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Thomas Frey

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Business owners today are actively deciding whether their next hire should be a person or a machine. After all, machines can work in the dark and don’t come with decades of HR case law requiring time off for holidays, personal illness, excessive overtime, chronic stress or anxiety.

If you’ve not heard the phrase “technological unemployment,” brace yourself; you’ll be hearing it a lot over the coming years.

Technology is automating jobs out of existence at a record clip, and it’s only getting started. But at the same time, new jobs are also coming out of the woodwork.

In March, when Facebook announced the $2 billion acquisition of Oculus Rift, they not only put a giant stamp of approval on the technology, but they also triggered an instant demand for virtual reality designers, developers, and engineers.

Virtual reality professionals were nowhere to be found on the list of hot skills needed for 2014, but they certainly will be for 2015.

The same was true when Google and Facebook both announced the acquisition of solar powered drone companies Titan and Ascenta respectively. Suddenly we began seeing a dramatic uptick in the need for solar-drone engineers, drone-pilots, air rights lobbyists, global network planners, analysts, engineers, and logisticians.

Bold companies making moves like this are instantly triggering the need for talented people with skills aligned to grow with these cutting edge industries.

In these types of industries, it’s no longer possible to project the talent needs of business and industry 5-6 years in advance, the time it takes most universities to develop a new degree program and graduate their first class. Instead, these new skill-shifts come wrapped in a very short lead-time, often as little as 3-4 months.

Recent workshop at the DaVinci Institute

We Create the Future, and the Future Creates Us

Every new technology creates a need for more training. Very often it ends up being niche learning that takes place in-house with existing employees. But we’re also seeing a growing refinement of industries driving the need for huge new talent pools that currently don’t exist.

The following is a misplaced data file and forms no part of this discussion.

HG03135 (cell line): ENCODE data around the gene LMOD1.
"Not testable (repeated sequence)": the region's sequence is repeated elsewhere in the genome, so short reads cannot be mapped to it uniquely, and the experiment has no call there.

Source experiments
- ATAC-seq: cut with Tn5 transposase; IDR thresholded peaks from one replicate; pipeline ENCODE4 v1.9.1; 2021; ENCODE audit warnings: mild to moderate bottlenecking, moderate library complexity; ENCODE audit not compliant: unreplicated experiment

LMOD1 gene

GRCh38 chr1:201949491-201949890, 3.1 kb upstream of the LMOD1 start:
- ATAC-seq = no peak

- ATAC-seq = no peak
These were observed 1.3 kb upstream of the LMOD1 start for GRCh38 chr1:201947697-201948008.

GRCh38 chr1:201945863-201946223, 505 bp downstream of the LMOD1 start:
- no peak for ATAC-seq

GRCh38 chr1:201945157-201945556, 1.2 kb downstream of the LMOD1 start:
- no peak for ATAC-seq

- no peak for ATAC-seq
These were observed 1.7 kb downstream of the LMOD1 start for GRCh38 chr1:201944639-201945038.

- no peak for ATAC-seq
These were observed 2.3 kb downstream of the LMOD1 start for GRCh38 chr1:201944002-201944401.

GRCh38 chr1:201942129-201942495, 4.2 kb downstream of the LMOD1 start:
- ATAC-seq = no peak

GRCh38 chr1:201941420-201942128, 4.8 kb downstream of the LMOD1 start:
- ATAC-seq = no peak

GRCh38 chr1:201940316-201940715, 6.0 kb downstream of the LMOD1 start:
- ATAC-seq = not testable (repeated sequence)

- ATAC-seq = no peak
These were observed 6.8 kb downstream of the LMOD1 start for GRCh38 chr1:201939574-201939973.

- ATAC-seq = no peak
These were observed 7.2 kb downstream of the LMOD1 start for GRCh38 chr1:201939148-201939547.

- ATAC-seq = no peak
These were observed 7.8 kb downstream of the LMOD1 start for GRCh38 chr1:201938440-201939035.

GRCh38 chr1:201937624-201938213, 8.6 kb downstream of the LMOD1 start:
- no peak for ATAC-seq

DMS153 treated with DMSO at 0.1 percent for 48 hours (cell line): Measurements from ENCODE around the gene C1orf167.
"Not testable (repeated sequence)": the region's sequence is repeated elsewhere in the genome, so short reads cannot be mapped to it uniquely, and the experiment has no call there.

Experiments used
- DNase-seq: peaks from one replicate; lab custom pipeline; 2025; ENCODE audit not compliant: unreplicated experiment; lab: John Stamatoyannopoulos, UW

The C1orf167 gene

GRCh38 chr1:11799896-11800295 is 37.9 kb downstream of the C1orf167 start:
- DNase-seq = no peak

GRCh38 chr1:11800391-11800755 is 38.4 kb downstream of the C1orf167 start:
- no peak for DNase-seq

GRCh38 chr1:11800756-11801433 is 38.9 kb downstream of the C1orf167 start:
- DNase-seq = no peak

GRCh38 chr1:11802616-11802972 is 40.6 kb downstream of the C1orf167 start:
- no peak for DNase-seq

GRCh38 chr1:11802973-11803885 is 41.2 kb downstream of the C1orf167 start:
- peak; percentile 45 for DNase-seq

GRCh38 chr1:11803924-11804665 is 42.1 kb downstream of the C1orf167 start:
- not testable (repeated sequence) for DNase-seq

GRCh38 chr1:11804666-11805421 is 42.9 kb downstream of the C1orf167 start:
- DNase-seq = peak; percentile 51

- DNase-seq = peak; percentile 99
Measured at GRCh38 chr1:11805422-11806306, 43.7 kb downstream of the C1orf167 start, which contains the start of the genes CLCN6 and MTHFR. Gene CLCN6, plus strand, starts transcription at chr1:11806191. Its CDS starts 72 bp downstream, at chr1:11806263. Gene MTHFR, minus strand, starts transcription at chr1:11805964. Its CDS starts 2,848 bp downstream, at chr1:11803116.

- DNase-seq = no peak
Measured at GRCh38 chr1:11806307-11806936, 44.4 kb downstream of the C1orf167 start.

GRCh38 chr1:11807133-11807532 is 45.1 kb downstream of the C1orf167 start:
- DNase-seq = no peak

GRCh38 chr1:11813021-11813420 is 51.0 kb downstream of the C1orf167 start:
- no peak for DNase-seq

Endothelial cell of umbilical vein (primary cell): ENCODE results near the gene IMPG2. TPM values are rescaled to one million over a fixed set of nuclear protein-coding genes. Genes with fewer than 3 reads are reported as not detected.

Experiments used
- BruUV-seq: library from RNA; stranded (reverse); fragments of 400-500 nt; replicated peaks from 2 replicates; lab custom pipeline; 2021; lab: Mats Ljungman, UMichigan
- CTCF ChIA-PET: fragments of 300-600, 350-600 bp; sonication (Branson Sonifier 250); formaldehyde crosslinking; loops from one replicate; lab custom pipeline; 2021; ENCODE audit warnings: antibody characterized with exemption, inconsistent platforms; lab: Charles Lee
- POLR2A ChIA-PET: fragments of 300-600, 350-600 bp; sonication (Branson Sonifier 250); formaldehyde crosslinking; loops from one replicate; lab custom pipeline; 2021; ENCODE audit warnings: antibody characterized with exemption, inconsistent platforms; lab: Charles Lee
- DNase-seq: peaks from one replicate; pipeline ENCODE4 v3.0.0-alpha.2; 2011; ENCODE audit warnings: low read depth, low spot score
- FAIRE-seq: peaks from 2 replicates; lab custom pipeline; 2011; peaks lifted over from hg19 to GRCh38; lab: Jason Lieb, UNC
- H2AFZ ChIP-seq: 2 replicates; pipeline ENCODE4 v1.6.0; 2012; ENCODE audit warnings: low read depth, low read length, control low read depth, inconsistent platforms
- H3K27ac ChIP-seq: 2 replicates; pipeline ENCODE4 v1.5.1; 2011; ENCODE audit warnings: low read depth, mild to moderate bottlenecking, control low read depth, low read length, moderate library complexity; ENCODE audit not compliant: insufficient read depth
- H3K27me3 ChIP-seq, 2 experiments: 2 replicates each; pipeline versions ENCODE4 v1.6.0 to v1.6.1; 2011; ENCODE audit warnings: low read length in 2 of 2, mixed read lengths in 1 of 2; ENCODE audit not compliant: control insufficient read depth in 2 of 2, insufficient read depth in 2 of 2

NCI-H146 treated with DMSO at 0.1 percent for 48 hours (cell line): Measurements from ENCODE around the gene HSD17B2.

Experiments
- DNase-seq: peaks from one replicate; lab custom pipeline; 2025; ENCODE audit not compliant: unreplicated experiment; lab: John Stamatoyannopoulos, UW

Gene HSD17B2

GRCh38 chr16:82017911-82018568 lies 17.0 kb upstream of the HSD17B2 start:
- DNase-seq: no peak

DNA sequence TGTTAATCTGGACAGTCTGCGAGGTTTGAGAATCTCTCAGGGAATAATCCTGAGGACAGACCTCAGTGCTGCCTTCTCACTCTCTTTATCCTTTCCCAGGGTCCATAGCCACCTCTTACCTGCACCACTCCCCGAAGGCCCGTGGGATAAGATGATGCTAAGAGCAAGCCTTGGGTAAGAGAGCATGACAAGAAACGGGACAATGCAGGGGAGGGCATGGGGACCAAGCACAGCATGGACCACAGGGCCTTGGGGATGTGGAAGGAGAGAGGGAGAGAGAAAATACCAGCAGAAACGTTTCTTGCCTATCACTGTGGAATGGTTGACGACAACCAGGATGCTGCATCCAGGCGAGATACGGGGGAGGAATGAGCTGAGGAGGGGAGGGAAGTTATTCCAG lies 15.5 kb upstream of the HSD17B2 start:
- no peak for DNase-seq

Whether its virtual reality, specialized 3D scanning, 3D printing, mobile apps, Internet of Things, flying drones, or reputation management, the need for tech-savvy fast-to-adapt talent pools is growing, and growing quickly.

This is also an area where traditional colleges have missed the boat. Their attempt to put everything into a 2-year or 4-year framework has left the largest untapped opportunity ever for short-term full-immersion courses that help workers reboot their career.

Proud to be a DaVinci Coder

The rapid growth in coding schools such as our own DaVinci Coders is only a tiny slice of a much larger Micro College pie that will get created over the coming years.

At the DaVinci Institute, our goal is to create a working laboratory for launching new Micro Colleges. These Micro Colleges will span the spectrum from “fly drone academies,” to crowdfunding schools, 3D printer designer schools, aquaponics farmers institute, and countless more.

Stay tuned, the best is yet to come.

Very Impressed

Thought-provoking and Inspiring

Fascinating, idea-generating talk! You delivery was very funny, but at the same time thought-provoking and inspiring.…Read More

Gary Taylor, VP Coldwell Banker

I Can't Wait

Excellent Presentation

Thank you for your excellent presentation in Jacksonville. It was a pleasure spending time with you, and your “Future of Education” speech was extremely well received. 84% of our attendees rated t…Read More

Larry Fairman, Director, Florida Workforce Summit